Wax worms are not worms, but are actually the greater wax moth's (Galleria mellonella) larval stage, states FOSSWEB. Wax worms are a food source for birds, most frogs, lizards, insects and other reptiles.
The average length of a wax worm is ¾ inch, with a maximum length of an inch. Their soft, white to tan, fat bodies are quite active.
After mating, the adult female moths usually lay their eggs in old or run-down beehives, and then die. Beehives provide a perfect 86-degree temperature for the life cycle of six to seven weeks.
After feeding on the beehive's honey, the larvae crawl into crevices to make their silk. The silk is a lifeline as webbing, which the larvae can walk on and use as material to build protective cocoons where the larvae rest and transform into pupae.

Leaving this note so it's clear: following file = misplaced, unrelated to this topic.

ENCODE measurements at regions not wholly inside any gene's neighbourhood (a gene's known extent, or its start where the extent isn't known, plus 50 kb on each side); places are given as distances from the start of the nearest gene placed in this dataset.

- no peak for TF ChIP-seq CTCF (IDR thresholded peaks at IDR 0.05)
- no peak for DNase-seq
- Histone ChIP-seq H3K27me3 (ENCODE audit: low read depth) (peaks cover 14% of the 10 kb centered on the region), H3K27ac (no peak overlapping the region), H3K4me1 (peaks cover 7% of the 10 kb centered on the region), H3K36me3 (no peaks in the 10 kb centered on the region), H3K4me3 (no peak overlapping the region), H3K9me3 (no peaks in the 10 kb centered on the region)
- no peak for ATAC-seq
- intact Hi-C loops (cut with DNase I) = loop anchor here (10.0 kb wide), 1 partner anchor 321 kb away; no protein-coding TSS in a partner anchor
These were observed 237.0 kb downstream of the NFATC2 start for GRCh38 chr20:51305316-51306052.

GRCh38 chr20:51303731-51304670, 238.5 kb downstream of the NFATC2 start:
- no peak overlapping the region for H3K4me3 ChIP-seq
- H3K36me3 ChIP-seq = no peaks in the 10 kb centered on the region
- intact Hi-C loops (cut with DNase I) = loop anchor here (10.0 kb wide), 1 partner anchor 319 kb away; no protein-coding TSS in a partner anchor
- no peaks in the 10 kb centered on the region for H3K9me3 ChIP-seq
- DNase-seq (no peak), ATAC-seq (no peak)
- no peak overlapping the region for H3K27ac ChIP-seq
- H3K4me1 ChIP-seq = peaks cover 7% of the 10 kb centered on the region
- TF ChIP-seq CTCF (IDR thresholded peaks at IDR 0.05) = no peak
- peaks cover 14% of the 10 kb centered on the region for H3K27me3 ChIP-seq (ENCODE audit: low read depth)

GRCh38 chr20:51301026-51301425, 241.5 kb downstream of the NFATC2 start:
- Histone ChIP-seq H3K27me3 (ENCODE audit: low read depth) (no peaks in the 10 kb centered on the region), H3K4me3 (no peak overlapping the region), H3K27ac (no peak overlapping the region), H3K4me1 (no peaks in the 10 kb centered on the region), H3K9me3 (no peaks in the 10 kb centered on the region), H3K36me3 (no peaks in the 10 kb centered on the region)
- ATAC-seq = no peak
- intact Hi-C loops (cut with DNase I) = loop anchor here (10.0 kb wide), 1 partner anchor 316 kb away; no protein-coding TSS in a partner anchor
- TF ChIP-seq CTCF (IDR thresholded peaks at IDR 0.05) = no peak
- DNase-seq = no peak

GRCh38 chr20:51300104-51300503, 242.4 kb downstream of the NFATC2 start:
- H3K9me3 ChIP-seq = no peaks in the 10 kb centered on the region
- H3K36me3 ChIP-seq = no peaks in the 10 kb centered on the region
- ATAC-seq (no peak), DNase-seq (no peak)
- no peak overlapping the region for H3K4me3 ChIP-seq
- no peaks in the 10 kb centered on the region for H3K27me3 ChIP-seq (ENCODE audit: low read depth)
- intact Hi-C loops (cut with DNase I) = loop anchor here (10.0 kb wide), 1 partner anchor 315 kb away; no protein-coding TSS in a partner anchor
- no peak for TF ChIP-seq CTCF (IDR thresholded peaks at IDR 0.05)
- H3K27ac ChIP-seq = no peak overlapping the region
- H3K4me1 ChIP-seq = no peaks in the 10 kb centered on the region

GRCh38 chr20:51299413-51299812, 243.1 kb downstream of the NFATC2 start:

Wax worms remain in the pupa stage for one to two weeks to emerge into adult moths.
The adult moths do not drink nor eat. Mating occurs and the wax worms' life cycle begins again.
Farming Wax Worms
To farm wax worms for fishing bait or a nutritional source for a pet such as a bird or reptile, the wax worms can be purchased from bait stores, pet stores and wax worm farms.